Why You Need Different Shoes for Different Workouts

This blog will go through the reasons why you need different shoes for different workouts and how to plan this into your training and races. I have many shoes – I know it could be costly but then investing in the right shoes for the right activity is very important. Having the right shoe will not only help you get the most out of the session but of course it will help keep injuries away. My shoe rack is filled with trainers from gym shoes to running shoes. Your feet need a combination of cushioning and stability when you run to help you avoid injury.

Deciding what shoe to have and what shoes to use in workout is very important. Making sure the shoe is right for your work out is crucial for many types of reasons. The wrong shoe type for the wrong workout can cause problems and injuries, so when deciding what to use or buy it is also important you invest some time choosing what you need and not just jumping into a getting something because the shoe looks flashy.

It’s important you get your gait checked out from a reliable establishment -not just somewhere that wants to sell you anything. Running in the wrong shoes can injure you and keep you out for a long time. Just a few miles in the wrong shoes can be a disaster and the same goes for wearing shoes that are too worn; this has the same effect. A big mistake people make is they wait until they get holes in the upper shoe before changing them – well what about the sole? The sole could be worn which means it needs replacing. Just because your last pair lasted for years or thousands of miles, it doesn’t mean the others will and it’s likely they were worn well before that. I always check my shoes after every run to see how worn they are. This allows me to monitor the wear and then replace them when needed. I find having a spare pair in hand ready to go is the way forward too, otherwise you will be put off changing shoes.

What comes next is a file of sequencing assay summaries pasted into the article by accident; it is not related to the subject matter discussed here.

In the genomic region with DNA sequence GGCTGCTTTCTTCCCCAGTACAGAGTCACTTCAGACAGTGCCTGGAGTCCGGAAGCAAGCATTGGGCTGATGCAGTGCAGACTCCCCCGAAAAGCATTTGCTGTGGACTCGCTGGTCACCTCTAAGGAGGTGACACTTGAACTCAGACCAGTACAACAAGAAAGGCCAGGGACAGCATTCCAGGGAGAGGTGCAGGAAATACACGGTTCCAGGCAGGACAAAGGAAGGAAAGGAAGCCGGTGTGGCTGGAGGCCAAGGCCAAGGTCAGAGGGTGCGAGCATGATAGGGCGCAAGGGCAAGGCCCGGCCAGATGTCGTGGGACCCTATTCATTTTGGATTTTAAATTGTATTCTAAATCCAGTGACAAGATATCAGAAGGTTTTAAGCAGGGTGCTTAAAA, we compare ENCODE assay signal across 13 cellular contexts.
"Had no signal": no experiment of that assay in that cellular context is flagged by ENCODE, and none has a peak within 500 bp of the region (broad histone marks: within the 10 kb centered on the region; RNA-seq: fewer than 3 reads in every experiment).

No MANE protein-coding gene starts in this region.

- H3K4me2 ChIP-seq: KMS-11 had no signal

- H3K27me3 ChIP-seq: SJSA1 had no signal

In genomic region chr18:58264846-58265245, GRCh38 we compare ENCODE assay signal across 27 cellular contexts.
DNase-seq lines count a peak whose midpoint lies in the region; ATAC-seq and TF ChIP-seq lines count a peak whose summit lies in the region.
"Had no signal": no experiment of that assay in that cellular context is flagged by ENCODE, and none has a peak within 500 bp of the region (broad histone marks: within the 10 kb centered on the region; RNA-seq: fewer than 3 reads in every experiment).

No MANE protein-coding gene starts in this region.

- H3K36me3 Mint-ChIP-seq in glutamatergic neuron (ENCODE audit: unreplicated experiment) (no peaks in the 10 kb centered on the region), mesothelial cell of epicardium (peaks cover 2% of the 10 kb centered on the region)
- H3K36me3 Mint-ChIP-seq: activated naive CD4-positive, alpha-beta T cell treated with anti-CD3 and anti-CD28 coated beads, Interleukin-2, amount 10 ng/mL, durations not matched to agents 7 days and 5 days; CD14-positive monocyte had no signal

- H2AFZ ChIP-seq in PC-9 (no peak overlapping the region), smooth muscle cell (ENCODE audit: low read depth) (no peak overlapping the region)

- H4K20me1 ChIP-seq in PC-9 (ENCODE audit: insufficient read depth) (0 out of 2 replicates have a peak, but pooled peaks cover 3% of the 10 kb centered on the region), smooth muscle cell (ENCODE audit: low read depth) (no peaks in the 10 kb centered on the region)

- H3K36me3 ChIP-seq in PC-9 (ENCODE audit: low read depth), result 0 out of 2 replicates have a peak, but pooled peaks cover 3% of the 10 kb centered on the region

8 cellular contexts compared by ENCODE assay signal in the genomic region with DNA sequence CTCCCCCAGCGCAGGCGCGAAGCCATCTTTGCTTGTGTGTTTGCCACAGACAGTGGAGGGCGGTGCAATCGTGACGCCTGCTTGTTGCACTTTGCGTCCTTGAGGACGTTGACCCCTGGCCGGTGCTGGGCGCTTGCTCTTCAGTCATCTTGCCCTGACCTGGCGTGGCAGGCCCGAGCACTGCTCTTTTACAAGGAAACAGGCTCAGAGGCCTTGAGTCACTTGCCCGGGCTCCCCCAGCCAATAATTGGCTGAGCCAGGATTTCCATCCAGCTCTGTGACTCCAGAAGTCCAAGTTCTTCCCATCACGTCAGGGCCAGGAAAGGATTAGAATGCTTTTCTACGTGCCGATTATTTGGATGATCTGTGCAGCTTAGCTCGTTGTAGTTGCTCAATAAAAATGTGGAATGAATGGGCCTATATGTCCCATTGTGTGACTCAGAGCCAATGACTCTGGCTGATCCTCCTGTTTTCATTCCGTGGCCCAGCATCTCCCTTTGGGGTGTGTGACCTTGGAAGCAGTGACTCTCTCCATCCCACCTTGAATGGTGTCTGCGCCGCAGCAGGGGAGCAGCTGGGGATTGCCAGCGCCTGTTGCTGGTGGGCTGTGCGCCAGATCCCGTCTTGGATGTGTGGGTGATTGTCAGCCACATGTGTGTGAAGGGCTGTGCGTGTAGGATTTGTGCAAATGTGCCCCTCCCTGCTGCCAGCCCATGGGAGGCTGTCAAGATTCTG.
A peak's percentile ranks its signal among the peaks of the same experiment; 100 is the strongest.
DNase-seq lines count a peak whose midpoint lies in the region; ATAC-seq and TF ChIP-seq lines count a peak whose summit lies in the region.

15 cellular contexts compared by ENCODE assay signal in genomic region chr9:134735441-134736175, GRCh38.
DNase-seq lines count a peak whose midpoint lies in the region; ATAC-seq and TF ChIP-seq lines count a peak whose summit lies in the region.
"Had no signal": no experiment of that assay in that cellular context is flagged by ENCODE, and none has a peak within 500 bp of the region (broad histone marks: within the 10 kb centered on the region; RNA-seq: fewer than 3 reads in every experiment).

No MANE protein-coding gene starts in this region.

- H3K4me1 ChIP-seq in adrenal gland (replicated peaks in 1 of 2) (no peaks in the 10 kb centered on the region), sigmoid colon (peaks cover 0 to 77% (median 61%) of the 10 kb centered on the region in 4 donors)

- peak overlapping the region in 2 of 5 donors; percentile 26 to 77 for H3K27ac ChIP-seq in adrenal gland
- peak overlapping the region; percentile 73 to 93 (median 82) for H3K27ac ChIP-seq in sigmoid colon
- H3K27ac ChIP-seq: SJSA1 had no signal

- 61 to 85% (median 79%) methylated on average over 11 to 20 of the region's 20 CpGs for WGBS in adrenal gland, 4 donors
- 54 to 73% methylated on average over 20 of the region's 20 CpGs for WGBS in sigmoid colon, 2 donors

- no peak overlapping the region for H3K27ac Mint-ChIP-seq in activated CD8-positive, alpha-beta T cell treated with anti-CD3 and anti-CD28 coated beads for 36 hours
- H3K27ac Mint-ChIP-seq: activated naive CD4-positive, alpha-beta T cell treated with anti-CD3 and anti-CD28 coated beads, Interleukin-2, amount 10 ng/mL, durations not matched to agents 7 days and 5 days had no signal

A big mistake people make when they use new shoes is that they jump straight into them and run long miles without wearing them in. This is a big no – with any new shoe you need to break them in because if you don’t you will get injured. Your feet need to mould to the shoe; my tip on this is just to wear them in walking around the house for a few days and do some very short runs before you take them on more mileage.  Anyway on to the different shoes for different sessions.

There are three different types of shoes to help you decide and take in:

·         Maximum support running shoes

·         Structured cushioning / stability shoes

·         Neutral shoes

Maximum support: The most supportive type of shoe to help with a runner who pronates. ASICS state this trainer “includes features like medial posts (ASICS DUOMAX™), which are higher density materials on the inner side of the midsole to stop it from collapsing as the heel everts onto it. Maximum support running shoes also tend to have a carbon rubber outer sole for durability and are built on a straight last (mould), which offers maximum ground contact and stability.”

Structured cushioning / stability shoes: They are not as heavy as maximum support trainers but still offer good support and is the most popular choice of shoe for runners.

Neutral shoes: These shoes are normally lighter and more control over your foot movement and therefore able to run faster with little support.

Strength training – well that’s no brainer you would need to have shoes with a little stability so when lifting weights you have that grip and helps protect your feet from straining. But for me the most important area is my running shoes as I spend a lot of time running I need to get these shoes right. Firstly I mentioned above that you should get your gait analysed which can be done in a shop, but its important it’s from someone that knows what they are doing such as a running coach. From doing this you will be able to find if you need stability or not. This is important as it’s not easy to find out what type of runner you are without someone checking for you. For example, you might over pronate so you would have to get the right shoe for your running style. Once you know what kind of runner you are such as a neutral then you have to decide what shoes you want. The mistake people make is having one shoe for everything as mentioned before so you need to look at ideally two pairs.